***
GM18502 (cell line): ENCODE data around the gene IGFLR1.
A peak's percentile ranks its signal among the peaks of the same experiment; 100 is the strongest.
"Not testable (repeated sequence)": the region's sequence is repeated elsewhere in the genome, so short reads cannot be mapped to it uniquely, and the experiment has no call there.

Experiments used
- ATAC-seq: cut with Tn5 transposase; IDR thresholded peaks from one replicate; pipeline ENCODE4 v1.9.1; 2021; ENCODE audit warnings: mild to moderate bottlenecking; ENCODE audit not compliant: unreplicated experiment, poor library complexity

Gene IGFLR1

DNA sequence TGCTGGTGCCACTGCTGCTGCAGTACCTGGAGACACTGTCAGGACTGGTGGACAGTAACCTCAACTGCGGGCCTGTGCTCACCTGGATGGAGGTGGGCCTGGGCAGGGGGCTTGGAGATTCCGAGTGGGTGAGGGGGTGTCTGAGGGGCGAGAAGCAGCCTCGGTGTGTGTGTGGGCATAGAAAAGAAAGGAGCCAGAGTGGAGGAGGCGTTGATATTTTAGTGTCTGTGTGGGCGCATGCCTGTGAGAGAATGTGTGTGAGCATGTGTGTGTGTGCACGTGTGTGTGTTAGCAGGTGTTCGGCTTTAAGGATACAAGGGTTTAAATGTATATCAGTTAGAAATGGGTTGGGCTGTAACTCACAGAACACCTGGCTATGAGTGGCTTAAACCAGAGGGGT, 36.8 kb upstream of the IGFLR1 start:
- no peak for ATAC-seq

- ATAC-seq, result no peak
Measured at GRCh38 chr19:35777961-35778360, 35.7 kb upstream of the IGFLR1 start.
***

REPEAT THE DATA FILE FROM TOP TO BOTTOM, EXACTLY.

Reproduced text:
GM18502 (cell line): ENCODE data around the gene IGFLR1.
A peak's percentile ranks its signal among the peaks of the same experiment; 100 is the strongest.
"Not testable (repeated sequence)": the region's sequence is repeated elsewhere in the genome, so short reads cannot be mapped to it uniquely, and the experiment has no call there.

Experiments used
- ATAC-seq: cut with Tn5 transposase; IDR thresholded peaks from one replicate; pipeline ENCODE4 v1.9.1; 2021; ENCODE audit warnings: mild to moderate bottlenecking; ENCODE audit not compliant: unreplicated experiment, poor library complexity

Gene IGFLR1

DNA sequence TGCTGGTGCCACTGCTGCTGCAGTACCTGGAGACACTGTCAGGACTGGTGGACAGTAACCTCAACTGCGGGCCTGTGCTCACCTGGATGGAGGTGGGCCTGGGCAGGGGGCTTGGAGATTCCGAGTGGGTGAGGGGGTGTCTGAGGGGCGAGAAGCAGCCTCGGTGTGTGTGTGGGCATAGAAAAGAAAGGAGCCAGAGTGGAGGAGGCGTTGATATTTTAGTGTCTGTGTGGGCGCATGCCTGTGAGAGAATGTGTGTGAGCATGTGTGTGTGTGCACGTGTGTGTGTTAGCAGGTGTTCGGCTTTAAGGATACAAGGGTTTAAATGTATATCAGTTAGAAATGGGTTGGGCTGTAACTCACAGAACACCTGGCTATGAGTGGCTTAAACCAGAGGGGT, 36.8 kb upstream of the IGFLR1 start:
- no peak for ATAC-seq

- ATAC-seq, result no peak
Measured at GRCh38 chr19:35777961-35778360, 35.7 kb upstream of the IGFLR1 start.